A study showed how drinking the tea increased levels of glycine, an amino acid which helps to relieve muscle spasms.

4)   OMEGA 3

Omega 3 is an essential fatty acid that we need to obtain through food. Omega 3 follows anti-inflammatory pathways and research strongly supports omega 3 supplementation for painful periods. One study even concluded that fish oil was better than ibuprofen in reducing severe menstrual pain!

You can find omega 3 in oily fish, nuts, seeds and dark leafy greens. Fish oil or algal oil are good choices if you are considering omega 3 supplementation.



Did you know that a weekly yoga class could actually reduce menstrual cramps?

Although research is limited at this time, the few studies that have looked into this have been highly positive. One study found significant improvements in menstrual pain for the group who were practicing yoga for just 30 minutes twice a week compared to the control group who did not do any form of yoga during the 12 week study.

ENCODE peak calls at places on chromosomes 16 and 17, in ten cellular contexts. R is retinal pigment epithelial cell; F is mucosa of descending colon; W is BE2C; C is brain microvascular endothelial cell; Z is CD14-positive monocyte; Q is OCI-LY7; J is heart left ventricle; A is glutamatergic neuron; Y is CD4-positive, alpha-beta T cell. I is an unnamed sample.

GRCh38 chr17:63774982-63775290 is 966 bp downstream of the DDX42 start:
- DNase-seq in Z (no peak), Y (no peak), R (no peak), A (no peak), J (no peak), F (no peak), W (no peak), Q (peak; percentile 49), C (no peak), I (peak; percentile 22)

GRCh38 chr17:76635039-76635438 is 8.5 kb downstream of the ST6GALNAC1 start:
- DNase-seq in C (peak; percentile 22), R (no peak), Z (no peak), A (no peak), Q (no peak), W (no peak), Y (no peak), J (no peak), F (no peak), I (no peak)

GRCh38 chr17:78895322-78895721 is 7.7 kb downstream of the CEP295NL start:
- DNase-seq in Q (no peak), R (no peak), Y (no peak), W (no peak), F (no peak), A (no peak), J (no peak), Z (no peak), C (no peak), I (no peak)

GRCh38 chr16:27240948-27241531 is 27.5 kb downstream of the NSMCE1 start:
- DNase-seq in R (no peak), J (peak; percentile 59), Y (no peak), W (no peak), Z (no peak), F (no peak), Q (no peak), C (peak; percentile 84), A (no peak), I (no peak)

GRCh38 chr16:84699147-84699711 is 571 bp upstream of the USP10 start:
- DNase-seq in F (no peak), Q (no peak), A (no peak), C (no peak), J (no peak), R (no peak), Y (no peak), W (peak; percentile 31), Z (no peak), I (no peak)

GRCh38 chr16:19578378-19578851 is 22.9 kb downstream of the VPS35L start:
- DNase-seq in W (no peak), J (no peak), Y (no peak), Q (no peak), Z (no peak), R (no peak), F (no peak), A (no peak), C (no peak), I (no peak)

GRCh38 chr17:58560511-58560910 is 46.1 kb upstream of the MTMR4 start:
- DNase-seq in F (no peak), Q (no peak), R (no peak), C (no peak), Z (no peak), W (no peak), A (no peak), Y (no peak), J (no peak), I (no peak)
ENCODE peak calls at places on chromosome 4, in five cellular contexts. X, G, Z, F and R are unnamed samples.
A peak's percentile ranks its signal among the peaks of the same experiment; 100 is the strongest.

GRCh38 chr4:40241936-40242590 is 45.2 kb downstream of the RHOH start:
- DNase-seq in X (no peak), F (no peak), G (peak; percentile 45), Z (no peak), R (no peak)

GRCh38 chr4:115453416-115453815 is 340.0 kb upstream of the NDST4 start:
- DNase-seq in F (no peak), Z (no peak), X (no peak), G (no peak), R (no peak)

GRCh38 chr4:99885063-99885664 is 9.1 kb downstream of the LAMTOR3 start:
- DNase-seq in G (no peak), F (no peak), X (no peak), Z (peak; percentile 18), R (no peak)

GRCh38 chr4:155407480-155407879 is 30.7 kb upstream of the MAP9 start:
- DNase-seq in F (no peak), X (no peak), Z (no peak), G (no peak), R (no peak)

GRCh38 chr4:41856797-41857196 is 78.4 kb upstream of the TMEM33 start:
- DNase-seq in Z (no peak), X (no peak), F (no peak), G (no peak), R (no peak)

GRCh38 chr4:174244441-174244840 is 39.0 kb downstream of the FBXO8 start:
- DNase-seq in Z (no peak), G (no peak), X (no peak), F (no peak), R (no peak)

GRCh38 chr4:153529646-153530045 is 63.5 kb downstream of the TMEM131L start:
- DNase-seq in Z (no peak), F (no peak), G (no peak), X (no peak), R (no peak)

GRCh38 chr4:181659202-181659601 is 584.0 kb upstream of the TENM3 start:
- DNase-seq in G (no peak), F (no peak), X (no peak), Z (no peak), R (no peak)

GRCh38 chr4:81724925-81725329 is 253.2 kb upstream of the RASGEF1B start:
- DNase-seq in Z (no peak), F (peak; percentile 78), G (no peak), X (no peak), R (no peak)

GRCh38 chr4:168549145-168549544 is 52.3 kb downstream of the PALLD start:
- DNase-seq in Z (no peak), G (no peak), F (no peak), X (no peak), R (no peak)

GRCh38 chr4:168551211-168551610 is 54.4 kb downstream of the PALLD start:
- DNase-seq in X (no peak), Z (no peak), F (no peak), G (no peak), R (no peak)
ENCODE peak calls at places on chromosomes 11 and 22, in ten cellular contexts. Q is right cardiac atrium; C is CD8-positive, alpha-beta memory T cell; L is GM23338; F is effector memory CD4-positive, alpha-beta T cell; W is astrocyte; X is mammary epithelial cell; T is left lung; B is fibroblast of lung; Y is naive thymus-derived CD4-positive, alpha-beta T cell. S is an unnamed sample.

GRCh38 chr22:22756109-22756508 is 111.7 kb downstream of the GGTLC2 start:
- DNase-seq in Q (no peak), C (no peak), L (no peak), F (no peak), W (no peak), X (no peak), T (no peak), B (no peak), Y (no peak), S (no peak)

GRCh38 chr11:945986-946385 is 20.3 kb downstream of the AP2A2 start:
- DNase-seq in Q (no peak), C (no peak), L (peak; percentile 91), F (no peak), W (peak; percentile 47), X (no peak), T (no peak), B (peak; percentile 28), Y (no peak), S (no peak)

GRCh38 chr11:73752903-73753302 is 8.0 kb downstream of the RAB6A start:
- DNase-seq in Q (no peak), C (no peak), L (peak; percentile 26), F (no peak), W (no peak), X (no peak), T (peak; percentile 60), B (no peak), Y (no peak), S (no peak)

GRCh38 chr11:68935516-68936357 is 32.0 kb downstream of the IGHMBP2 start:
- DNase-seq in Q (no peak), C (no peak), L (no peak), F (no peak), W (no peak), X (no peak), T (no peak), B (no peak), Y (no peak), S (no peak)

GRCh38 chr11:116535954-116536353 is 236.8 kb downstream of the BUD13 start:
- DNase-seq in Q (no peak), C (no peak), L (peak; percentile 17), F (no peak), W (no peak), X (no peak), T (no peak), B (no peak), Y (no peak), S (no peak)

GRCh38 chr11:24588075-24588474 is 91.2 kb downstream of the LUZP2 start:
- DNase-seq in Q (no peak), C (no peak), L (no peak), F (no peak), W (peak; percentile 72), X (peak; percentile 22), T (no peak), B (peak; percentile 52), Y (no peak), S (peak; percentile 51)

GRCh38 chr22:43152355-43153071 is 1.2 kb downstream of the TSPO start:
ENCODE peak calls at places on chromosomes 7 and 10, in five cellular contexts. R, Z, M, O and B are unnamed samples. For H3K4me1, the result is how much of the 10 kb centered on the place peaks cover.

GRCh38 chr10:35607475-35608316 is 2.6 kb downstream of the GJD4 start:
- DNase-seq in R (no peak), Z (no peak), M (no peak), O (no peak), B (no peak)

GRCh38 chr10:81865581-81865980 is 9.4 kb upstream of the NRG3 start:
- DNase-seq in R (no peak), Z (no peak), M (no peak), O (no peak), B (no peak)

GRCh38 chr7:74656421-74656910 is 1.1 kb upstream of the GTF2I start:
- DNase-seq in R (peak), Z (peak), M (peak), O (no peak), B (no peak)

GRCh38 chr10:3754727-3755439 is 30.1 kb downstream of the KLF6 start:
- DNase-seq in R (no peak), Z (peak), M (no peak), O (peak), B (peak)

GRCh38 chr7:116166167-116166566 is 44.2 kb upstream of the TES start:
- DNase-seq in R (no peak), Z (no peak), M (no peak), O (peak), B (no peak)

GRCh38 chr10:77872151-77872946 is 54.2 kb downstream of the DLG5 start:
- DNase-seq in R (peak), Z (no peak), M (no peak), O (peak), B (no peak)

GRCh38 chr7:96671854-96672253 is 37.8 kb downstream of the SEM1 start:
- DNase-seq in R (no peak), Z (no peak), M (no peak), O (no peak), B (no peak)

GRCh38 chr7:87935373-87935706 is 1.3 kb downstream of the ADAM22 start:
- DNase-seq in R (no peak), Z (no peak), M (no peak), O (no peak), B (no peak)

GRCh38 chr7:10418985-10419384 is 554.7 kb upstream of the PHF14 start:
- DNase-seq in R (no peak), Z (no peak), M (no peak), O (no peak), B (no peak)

6)   HEAT

Heat can be very effective for soothing period pain. On the first day of your period when the pain and cramps are at the peak try using a heat pack, curling up with a hot water bottle or having a hot bath.


One of the most common causes of menstrual issues are hormone imbalances. A simple urine test can be extremely useful in assessing hormone levels as well as metabolic pathways giving a huge insight into causes of any hormone-related issues. Contact NFT to find out more.



Vitex agnus castus is a herb that supports the pituitary gland to naturally assist in the regulation of oestrogen and progesterone levels. Studies support Vitex agnus castus supplementation as an effective and well-tolerated treatment for menstrual issues including PMS and heavy, painful periods.